Frequent gas station stops always included an underhood inspection and curious eyes that w
Shortly after completing Project LS13, I was slapped in the face by a personal situation that meant I would need to relocate from sunny California back to my hometown, Toronto, Ontario. There was no way I would leave my newly built S13 behind, and instead of shipping it 2,500 or so miles, I decided it would be really smart (actually stupid) to drive it back. I'm a sucker for punishment, and driving an untested and virtually unproven engine/chassis setup would prove to be quite the hell ride.
There was one issue, though: I had yet to pass my CARB approval due to the whole adjustable fuel pressure regulator situation. I had no time to rework the fuel system before the trip, so I decided I would fix it shortly after. What a mistake that would prove to be.
Before I left, though, I had to prove to myself that Project LS13 would, in fact, pass California smog standards. I persuaded a buddy who owns a smog shop to let me run the test, and not only did the LS3 blow way below what a stock KA24DE 240SX would, but the numbers produced were right up there with today's cleanest cars. I had the exact results but lost them in transport, so you'll have to take my word for it.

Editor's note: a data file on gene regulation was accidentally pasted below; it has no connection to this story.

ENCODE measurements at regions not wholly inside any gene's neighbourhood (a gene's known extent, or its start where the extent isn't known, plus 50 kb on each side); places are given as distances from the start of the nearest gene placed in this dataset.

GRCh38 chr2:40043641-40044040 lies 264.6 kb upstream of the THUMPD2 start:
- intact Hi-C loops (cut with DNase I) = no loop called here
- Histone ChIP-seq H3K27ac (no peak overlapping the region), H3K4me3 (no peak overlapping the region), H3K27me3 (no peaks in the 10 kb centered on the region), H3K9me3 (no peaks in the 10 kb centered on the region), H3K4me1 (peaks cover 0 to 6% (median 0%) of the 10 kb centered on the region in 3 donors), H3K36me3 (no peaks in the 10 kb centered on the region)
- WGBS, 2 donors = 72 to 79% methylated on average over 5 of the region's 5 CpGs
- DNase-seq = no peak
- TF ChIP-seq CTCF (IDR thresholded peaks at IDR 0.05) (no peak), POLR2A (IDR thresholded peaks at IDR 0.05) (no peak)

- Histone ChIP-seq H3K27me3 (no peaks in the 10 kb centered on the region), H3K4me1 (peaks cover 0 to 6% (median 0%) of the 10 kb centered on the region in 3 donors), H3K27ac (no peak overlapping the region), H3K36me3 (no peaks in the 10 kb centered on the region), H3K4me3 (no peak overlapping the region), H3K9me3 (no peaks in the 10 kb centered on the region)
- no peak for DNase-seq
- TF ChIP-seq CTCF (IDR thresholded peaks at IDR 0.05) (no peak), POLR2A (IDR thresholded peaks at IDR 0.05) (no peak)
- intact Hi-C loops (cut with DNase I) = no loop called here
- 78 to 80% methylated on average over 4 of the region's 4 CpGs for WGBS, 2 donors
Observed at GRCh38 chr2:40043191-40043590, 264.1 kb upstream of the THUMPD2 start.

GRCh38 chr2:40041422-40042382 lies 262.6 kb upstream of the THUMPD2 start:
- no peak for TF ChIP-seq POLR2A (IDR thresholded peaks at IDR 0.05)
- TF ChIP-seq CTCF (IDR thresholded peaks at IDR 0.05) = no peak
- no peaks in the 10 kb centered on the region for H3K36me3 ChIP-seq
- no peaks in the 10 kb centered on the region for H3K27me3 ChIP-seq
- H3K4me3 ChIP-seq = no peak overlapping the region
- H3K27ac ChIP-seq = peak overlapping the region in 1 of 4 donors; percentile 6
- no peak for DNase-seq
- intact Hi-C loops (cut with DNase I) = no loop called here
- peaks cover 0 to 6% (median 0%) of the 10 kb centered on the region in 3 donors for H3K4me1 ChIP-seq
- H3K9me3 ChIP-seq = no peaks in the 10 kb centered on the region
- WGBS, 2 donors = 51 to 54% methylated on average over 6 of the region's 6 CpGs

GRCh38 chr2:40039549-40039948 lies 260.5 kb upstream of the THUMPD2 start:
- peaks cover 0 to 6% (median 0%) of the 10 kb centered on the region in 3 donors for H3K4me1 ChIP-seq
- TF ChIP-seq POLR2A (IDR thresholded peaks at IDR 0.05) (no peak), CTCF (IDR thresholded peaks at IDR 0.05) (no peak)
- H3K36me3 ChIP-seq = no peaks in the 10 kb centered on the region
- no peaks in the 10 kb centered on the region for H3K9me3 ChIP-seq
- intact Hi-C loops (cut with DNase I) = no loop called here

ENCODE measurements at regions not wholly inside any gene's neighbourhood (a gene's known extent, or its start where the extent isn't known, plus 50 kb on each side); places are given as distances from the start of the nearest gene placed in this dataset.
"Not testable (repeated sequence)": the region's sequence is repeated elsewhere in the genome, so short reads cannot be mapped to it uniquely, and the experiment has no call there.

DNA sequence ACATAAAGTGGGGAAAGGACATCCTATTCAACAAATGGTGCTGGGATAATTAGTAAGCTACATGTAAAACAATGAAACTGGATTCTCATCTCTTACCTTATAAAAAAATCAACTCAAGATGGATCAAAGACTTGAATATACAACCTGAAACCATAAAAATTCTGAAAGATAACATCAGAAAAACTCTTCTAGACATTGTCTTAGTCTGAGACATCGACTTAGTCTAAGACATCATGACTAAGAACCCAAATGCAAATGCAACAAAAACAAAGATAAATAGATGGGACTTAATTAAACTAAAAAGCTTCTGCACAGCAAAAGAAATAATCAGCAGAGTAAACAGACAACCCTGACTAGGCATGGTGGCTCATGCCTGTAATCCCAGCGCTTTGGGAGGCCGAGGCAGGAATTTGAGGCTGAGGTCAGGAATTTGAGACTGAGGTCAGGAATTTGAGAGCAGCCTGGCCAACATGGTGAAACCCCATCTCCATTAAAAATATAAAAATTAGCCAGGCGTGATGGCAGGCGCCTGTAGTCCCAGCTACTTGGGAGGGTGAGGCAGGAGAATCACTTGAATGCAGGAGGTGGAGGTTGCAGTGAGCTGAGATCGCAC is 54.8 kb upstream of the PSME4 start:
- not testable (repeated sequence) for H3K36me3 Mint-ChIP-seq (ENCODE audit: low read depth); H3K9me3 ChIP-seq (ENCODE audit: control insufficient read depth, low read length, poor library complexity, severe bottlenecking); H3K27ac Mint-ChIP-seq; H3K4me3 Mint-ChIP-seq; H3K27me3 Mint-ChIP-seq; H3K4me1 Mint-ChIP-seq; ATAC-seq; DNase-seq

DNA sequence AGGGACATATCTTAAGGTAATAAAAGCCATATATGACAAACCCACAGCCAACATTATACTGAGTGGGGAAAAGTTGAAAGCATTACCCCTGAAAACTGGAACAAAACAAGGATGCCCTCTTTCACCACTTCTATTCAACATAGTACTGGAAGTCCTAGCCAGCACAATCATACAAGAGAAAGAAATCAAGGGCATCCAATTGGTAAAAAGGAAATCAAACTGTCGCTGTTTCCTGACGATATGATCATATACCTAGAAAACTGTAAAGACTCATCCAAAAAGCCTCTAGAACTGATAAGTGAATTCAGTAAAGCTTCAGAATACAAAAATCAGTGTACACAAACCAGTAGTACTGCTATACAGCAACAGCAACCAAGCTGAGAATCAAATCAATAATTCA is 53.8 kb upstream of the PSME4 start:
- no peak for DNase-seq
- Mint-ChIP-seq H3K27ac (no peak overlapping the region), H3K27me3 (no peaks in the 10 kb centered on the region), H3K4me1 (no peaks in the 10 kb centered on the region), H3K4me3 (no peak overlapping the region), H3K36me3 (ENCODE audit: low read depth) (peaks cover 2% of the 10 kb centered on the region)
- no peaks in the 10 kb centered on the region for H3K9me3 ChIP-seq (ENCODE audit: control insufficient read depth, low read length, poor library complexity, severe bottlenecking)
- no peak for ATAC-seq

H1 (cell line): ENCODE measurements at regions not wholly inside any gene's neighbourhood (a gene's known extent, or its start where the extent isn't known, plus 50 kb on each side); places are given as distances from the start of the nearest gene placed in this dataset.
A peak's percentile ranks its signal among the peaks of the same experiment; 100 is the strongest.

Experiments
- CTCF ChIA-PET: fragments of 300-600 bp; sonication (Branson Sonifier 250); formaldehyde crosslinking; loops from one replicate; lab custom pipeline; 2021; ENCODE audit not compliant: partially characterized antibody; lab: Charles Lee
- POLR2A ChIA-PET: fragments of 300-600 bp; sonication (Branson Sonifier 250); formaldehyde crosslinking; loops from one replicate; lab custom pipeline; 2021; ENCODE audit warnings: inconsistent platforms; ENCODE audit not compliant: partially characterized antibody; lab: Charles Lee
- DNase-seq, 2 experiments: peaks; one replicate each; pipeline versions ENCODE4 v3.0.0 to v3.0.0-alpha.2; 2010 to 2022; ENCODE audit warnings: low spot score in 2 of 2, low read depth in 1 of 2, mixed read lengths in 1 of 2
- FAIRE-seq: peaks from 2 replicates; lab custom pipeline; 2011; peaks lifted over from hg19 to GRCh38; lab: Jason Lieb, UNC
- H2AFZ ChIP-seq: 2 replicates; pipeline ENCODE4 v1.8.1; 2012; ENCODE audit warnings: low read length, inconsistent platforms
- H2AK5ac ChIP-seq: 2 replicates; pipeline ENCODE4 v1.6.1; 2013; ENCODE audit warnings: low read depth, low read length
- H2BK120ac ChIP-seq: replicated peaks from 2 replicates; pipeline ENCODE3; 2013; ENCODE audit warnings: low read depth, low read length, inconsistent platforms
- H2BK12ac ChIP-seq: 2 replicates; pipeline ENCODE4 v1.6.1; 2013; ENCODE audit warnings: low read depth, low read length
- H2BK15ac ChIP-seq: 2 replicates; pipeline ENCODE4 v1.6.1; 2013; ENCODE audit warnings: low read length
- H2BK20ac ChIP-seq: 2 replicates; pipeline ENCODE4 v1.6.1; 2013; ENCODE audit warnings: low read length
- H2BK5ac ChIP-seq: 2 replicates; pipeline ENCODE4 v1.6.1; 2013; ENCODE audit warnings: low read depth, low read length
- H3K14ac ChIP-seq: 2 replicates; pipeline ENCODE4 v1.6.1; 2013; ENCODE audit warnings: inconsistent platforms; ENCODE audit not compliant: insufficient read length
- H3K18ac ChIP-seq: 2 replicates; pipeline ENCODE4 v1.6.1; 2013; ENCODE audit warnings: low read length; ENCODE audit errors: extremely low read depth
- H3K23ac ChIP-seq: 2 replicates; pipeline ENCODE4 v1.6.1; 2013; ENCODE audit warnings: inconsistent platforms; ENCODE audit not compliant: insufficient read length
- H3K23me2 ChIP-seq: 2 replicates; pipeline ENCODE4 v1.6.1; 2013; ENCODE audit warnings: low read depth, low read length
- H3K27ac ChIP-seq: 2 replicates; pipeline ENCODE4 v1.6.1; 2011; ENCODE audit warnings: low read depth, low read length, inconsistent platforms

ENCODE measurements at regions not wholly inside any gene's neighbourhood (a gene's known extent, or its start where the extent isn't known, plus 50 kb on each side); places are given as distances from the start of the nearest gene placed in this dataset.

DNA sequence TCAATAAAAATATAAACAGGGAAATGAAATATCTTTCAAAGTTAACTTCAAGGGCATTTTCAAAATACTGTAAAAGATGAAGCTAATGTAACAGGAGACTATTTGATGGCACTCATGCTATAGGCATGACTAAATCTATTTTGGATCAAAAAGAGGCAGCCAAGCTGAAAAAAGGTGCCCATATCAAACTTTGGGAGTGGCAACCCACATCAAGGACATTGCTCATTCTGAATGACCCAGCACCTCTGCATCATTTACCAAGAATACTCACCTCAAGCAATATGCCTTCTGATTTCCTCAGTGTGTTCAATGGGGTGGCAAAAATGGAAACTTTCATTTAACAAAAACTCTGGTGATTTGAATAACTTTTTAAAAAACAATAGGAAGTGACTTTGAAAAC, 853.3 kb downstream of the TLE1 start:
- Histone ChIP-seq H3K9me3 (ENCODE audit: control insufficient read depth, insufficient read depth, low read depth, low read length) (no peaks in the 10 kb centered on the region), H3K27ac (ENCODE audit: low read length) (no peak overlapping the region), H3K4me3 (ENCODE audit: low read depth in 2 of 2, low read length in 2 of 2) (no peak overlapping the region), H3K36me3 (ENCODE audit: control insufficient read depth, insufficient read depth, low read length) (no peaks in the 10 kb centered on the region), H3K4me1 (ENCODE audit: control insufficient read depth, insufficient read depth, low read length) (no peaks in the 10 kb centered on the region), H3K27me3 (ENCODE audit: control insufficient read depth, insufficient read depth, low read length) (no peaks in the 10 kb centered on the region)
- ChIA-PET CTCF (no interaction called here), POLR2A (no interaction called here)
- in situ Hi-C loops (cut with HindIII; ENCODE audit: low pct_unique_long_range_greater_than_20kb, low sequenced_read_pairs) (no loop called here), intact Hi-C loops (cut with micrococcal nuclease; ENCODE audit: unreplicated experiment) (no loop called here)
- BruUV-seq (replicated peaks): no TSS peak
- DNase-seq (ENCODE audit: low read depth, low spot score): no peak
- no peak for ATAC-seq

This was the first time the fuel pump went dead. Not the best spot, especially when large
My findings confirmed what I suspected, that this swap not only makes almost four times the power of the stock engine, but it's also better for the environment!